Fear and Loathing in Las Vegas follows journalist Raoul Duke and his lawyer Dr. Gonzo on a drug induced journey through Las Vegas. Duke and Gonzo are in town in order to cover the Mint 400 race, but that story gets lost along the way awfully fast. The film instead focuses on the pairs hallucinogenic outings in every Sin City. The pair’s adventures (or misadventures) can either have you in stitches or cringing at the strange, uncomfortable situations the two characters get themselves in. What’s more terrifying is it’s based on a true story.
The acting is top notch as Johnny Depp puts in a memorable performance as Raoul Duke (alter ego of Hunter S. Thompson), a journalist who seems to pass off his duties for any drug that’s put in front of him. Del Toro also shines as the aloof and insane Dr. Gonzo. Both making the audience laugh at their antics and then taking a turn and terrifying them.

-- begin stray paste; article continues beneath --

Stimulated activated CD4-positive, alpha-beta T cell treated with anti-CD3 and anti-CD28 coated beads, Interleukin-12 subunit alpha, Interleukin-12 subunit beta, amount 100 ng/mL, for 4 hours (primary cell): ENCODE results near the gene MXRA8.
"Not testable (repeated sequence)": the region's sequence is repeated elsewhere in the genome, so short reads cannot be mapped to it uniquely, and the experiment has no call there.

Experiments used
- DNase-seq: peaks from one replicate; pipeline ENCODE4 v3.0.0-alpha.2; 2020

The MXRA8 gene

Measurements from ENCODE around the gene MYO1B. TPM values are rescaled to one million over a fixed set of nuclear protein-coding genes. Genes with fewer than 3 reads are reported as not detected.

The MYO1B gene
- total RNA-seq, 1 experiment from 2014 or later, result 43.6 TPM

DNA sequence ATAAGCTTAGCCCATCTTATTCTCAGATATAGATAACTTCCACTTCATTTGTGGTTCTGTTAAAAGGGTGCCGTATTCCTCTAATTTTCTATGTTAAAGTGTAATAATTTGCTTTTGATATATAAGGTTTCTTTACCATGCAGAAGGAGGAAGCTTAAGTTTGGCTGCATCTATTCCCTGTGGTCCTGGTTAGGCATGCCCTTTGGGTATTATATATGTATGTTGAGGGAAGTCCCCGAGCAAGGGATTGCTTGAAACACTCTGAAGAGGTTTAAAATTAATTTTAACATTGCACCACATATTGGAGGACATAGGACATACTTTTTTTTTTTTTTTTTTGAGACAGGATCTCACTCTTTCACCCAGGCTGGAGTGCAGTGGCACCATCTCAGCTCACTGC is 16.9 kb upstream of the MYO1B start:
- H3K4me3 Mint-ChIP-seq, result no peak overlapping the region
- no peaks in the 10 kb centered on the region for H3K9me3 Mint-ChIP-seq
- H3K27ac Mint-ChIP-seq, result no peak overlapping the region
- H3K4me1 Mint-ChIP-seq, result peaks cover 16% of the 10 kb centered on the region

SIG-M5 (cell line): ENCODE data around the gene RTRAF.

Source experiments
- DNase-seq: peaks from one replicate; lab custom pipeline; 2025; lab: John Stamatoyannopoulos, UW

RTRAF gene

The Mise en Scene is evident throughout this picture as Terry Gilliam is never far from outrageous sets, characters, and stories. In Fear and Loathing…Gilliam injects the audience into a drug addled mind. The world spins, shakes, vibrates, and stretches without warning. Nothing is what it seems as Duke looks at the receptionist, looks away, and turns back to see her face stretched out beyond recognition. The hallucinations of lizard people, midgets, and giants add to the disoriented feel of the film and almost make the setting feel as if it were a character. In the rare instances that the characters aren’t high on something the movie has a steady, stiff feel. A scene where both Duke and Gonzo are in a diner almost feels unsettling because the camera isn’t jerking around. Gilliam effectively uses Mise en Scene to make the film a more enjoyable one and takes something that could have been a standard film to something special.